Chief Economist, U.S Chamber of Commerce
June 27, 2023
Workers’ reluctance to come back to the office is causing a major disruption in the office space market.
According to the latest data from the office security company Kastle, office occupancy in 10 large cities was under 50% of pre-pandemic rates.
What’s happening: There are two main causes keeping the rate of vacant office space so high:
- Workers just don’t want to go back to the office and employers can’t make them because of the tight labor market.
- Interest rates have risen sharply in the last 18 months, and they won’t be going down soon.
The drop in occupancy, coupled with higher interest rates, is causing the value of office buildings to drop. This dangerous combination means that the owners of expensive office buildings could walk away from them when they have to refinance (typically every 5 years).
A Report from the U.S. Chamber
Big picture: This will create problems for lenders that are heavy financers of office buildings. They will face losses as building owners walk away from underperforming buildings, and they will be stuck holding office buildings in a down market.
- However, those lenders are well-capitalized to absorb the losses. And the potential pain should be concentrated. Office space makes up only 15% of the entire $21 trillion commercial real estate market, according to Nareit estimates.
- There is a silver lining. Not all commercial space is plagued by high vacancy rates. Buildings in suburban areas are doing well because people are spending more time near their homes.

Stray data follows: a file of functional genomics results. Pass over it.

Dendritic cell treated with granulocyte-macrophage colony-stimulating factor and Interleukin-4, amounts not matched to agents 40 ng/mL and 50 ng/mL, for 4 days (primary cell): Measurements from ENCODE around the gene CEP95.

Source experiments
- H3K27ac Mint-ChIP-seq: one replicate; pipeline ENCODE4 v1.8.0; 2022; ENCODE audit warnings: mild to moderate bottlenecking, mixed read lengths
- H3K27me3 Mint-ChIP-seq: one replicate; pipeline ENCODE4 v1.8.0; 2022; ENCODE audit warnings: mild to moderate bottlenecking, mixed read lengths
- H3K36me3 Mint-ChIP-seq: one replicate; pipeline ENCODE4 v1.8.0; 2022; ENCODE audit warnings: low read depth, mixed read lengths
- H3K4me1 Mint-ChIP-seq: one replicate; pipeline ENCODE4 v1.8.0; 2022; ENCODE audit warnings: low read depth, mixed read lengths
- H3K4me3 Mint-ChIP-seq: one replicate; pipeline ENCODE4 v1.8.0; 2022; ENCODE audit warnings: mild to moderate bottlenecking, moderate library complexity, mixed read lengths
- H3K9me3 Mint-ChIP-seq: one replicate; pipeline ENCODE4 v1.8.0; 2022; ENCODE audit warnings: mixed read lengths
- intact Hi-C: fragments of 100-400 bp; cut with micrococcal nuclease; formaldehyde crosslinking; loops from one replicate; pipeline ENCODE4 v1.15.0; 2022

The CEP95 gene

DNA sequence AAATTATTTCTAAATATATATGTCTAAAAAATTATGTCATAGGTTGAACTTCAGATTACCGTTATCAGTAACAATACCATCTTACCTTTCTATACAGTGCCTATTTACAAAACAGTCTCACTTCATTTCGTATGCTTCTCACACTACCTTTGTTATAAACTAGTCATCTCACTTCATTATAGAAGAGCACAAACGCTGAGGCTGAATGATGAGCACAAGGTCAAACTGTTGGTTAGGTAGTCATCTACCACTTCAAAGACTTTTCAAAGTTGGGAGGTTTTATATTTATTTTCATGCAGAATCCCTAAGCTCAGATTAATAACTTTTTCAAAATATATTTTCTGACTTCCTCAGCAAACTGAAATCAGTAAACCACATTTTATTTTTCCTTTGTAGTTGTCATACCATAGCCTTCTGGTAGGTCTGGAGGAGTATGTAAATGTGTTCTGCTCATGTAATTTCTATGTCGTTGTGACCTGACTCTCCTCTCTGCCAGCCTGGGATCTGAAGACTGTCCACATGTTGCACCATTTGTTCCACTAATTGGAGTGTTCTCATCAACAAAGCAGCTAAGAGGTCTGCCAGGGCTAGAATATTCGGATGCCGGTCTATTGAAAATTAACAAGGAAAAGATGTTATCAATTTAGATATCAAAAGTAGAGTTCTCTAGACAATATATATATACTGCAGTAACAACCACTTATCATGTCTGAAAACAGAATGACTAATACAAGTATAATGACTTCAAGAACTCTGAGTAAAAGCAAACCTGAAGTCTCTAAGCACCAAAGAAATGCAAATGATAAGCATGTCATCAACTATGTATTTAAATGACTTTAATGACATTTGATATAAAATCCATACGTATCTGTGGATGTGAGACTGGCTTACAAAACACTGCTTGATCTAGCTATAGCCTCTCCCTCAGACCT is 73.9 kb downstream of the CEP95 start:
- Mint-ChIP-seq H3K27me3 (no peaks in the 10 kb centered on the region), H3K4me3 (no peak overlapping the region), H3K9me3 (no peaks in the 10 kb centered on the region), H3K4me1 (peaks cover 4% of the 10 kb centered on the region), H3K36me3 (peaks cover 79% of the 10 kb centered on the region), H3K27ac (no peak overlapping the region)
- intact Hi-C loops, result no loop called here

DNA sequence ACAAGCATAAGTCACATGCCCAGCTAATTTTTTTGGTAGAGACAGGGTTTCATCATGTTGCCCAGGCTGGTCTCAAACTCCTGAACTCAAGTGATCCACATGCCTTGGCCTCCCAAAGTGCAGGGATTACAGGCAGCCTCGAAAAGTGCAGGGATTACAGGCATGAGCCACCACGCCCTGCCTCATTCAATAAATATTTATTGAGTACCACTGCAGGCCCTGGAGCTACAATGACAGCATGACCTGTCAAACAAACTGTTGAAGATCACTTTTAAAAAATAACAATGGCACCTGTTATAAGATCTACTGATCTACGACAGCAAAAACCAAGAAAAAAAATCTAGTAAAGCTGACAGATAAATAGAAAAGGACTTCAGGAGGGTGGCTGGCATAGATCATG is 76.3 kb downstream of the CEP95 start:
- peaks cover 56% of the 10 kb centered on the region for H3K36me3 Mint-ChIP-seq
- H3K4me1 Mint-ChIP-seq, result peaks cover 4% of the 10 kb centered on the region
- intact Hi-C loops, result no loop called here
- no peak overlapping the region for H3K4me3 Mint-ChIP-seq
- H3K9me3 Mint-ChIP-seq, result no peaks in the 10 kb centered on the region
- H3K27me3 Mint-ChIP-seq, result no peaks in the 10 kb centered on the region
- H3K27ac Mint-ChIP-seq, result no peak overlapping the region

Looking Ahead: Businesses are still leasing and buying space at strong prices in premium locations with premium amenities and modern spaces to entice workers back into the office.
- Furthermore, industry professionals surveyed by the U.S. Chamber think that more flexible, open, and hybrid-centric office spaces will continue to be a growing trend in office design in the coming years.
- However, there are obstacles to revitalizing core commercial areas and reimagining existing office space, and the Chamber’s Future of the Office survey finds that government red tape is a major barrier to converting empty office space.
Bottom line: The downturn in the office space market should be short-lived. When workers come back into the office more and interest rates fall – perhaps late next year – demand for office space will rebound. One thing is for certain, the future of the office is changing and will continue to evolve as employers entice their workforce back to the office.